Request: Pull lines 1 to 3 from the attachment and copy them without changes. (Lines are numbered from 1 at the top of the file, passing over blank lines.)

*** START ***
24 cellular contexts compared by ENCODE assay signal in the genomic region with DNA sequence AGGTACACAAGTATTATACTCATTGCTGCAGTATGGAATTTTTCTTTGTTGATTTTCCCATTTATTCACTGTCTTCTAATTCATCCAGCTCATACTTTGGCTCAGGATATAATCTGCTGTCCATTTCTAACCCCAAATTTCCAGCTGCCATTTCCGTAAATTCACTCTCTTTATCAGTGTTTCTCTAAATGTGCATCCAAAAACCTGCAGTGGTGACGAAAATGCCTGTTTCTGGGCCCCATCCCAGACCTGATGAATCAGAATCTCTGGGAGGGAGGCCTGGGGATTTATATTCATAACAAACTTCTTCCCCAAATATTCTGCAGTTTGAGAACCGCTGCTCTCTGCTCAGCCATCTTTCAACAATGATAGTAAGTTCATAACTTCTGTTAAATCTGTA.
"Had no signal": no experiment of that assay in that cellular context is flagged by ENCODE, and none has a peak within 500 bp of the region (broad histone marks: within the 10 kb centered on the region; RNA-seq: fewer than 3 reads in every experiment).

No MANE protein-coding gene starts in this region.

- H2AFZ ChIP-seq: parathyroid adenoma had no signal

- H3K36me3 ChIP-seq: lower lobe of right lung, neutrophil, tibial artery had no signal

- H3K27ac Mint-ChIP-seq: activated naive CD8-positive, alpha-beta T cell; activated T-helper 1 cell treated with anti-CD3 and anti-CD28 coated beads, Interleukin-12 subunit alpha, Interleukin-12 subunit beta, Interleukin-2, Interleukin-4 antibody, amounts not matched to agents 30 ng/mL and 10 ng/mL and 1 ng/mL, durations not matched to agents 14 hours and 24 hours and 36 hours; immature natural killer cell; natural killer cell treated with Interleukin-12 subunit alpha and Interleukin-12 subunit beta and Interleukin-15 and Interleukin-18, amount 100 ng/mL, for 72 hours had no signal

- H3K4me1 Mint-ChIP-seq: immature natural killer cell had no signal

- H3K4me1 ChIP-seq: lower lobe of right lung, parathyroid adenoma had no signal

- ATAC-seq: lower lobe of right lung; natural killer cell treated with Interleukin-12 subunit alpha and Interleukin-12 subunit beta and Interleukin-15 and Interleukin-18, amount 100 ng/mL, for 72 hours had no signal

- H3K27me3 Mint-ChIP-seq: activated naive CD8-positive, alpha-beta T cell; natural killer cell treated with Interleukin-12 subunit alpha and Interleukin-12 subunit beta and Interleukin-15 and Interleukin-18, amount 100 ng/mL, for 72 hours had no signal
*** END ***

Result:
24 cellular contexts compared by ENCODE assay signal in the genomic region with DNA sequence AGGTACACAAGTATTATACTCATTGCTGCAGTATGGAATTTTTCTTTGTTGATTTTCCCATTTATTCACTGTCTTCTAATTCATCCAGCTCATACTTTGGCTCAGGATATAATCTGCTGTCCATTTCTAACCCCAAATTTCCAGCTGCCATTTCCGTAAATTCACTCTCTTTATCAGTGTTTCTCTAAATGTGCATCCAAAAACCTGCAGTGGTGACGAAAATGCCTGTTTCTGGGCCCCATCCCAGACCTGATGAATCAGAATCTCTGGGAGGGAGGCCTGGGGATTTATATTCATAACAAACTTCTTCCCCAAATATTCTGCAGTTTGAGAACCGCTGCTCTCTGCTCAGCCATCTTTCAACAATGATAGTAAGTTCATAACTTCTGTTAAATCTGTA.
"Had no signal": no experiment of that assay in that cellular context is flagged by ENCODE, and none has a peak within 500 bp of the region (broad histone marks: within the 10 kb centered on the region; RNA-seq: fewer than 3 reads in every experiment).

No MANE protein-coding gene starts in this region.